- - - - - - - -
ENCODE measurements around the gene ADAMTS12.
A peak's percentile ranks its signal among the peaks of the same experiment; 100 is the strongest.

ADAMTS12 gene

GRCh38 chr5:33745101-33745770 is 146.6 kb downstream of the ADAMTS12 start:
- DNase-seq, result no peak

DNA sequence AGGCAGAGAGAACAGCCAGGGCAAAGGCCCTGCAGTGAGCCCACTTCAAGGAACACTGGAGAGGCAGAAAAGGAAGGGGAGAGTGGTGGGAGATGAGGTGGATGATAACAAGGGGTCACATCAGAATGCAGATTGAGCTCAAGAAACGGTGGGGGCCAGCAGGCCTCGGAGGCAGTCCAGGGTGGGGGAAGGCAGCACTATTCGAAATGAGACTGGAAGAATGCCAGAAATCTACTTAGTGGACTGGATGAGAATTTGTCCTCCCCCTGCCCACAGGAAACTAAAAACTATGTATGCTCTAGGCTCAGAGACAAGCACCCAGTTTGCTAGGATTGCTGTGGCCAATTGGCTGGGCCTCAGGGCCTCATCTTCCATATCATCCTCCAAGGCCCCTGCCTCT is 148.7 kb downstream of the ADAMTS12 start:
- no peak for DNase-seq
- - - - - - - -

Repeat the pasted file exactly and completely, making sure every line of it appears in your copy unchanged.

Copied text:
ENCODE measurements around the gene ADAMTS12.
A peak's percentile ranks its signal among the peaks of the same experiment; 100 is the strongest.

ADAMTS12 gene

GRCh38 chr5:33745101-33745770 is 146.6 kb downstream of the ADAMTS12 start:
- DNase-seq, result no peak

DNA sequence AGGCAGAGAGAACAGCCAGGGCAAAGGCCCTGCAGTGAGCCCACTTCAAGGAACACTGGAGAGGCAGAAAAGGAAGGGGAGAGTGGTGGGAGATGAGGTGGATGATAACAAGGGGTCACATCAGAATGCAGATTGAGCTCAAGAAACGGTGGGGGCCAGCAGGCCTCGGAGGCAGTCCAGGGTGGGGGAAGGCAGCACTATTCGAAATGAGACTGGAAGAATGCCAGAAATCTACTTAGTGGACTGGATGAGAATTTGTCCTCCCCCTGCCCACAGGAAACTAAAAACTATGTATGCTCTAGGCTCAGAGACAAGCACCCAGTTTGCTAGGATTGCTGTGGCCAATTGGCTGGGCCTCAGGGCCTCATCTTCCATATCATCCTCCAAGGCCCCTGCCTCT is 148.7 kb downstream of the ADAMTS12 start:
- no peak for DNase-seq